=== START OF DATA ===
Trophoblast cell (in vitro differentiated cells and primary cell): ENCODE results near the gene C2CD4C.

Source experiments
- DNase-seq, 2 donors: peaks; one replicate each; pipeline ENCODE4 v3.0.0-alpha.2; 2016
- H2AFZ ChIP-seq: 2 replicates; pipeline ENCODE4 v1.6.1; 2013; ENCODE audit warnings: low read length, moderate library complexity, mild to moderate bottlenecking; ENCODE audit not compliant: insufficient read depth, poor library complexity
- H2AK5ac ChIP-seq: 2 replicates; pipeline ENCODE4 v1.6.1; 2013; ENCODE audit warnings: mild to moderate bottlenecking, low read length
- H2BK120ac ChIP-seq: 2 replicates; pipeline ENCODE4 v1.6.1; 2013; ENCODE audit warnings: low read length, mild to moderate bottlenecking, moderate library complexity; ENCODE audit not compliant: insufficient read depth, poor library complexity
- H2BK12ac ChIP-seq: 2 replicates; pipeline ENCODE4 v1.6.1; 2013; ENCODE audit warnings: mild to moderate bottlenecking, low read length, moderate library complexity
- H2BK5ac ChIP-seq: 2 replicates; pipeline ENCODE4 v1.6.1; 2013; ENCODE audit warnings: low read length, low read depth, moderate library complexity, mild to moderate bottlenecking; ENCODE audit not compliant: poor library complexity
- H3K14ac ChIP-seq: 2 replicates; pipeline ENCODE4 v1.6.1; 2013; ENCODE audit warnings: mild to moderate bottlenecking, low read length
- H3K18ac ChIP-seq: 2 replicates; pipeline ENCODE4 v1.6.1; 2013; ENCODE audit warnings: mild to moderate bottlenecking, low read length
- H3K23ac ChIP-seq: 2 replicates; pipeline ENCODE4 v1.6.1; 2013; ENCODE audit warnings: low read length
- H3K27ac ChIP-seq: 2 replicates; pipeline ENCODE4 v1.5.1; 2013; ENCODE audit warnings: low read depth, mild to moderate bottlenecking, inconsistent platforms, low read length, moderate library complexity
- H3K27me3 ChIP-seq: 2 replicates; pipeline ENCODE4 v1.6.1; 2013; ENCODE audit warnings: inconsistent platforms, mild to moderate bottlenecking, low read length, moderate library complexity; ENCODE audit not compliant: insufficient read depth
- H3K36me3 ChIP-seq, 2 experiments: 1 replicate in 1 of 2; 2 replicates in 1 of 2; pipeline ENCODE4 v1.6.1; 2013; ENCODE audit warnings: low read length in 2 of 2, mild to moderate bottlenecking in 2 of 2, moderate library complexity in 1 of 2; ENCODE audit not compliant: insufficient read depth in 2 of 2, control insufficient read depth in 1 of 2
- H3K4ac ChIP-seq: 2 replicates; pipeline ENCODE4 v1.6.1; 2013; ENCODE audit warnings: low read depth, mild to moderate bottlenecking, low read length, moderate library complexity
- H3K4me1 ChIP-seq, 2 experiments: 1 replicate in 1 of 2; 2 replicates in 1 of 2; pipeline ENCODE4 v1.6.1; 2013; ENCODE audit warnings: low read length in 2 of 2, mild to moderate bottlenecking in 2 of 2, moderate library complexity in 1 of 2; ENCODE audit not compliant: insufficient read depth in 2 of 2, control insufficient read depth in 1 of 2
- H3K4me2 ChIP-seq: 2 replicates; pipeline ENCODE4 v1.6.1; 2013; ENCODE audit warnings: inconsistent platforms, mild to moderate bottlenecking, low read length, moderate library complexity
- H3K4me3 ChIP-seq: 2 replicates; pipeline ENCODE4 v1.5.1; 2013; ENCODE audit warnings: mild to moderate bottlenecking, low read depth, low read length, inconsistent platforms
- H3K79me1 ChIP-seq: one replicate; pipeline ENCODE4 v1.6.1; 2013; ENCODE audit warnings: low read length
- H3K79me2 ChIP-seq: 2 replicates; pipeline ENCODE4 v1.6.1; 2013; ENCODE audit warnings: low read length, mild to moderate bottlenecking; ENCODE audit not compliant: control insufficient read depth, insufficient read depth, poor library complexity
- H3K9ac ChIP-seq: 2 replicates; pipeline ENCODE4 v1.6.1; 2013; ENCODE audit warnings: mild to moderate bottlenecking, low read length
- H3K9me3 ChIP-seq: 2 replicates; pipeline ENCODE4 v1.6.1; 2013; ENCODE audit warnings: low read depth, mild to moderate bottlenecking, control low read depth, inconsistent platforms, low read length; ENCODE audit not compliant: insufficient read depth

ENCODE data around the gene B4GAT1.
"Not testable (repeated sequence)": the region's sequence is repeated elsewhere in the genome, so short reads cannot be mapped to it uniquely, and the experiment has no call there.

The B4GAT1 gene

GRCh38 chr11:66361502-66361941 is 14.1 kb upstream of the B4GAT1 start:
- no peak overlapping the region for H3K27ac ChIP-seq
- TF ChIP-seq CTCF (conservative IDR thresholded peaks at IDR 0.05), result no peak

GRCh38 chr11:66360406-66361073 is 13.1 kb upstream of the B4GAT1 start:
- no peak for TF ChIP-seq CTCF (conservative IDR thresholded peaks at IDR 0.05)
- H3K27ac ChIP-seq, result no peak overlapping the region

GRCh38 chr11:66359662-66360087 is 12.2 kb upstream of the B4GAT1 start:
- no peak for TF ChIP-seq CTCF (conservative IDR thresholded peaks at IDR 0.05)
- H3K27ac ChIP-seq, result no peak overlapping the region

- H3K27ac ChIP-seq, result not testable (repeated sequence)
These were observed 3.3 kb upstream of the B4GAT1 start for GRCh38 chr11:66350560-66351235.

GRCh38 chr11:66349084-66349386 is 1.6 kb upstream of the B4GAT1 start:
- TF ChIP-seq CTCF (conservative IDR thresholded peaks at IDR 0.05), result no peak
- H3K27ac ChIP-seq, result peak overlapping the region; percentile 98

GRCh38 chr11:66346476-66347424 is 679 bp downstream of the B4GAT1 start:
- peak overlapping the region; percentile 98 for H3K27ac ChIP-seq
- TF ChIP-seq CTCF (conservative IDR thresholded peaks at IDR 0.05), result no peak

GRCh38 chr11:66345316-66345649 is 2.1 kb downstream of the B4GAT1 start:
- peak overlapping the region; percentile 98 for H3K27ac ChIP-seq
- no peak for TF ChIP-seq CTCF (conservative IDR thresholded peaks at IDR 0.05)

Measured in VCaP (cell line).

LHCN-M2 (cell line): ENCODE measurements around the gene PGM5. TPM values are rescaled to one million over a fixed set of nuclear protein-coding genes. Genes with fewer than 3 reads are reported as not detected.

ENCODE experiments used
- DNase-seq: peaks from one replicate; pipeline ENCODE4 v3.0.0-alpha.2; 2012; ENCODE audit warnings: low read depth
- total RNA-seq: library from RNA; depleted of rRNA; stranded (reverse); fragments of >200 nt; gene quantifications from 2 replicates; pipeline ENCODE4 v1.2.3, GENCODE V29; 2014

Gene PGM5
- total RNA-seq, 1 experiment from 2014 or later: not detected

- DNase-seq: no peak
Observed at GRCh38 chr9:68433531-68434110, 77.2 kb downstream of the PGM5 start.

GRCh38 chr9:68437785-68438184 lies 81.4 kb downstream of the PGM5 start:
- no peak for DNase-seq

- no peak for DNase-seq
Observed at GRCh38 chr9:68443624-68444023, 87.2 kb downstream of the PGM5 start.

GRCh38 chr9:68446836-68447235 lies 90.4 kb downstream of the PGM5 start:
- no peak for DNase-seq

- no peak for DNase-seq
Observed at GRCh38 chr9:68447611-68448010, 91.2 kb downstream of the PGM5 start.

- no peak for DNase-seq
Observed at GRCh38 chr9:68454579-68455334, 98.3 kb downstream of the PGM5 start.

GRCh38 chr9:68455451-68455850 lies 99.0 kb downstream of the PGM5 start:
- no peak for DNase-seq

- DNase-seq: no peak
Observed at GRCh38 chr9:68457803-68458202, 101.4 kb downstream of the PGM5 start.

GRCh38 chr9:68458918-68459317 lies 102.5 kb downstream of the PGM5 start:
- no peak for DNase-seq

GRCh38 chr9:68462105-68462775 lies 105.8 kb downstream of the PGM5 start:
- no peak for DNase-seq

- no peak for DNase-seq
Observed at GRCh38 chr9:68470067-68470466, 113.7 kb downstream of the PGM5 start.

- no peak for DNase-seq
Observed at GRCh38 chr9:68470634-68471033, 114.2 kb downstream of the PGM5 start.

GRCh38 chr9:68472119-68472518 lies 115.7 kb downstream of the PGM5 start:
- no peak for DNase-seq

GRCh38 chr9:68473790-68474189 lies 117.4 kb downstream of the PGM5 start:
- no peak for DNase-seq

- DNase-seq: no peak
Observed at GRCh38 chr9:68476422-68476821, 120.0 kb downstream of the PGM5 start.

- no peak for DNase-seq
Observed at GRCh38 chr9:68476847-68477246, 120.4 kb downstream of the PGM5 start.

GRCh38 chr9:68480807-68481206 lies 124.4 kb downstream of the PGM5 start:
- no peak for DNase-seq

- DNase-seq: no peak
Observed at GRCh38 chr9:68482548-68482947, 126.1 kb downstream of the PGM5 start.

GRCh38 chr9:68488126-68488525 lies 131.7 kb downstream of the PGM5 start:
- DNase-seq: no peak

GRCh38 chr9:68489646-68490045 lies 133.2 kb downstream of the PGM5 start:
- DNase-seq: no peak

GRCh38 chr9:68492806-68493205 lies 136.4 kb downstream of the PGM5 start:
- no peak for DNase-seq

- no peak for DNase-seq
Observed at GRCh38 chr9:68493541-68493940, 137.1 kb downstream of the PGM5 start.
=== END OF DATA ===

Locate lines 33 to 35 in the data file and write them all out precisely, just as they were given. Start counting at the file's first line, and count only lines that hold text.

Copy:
- no peak for TF ChIP-seq CTCF (conservative IDR thresholded peaks at IDR 0.05)
- H3K27ac ChIP-seq, result no peak overlapping the region

- H3K27ac ChIP-seq, result not testable (repeated sequence)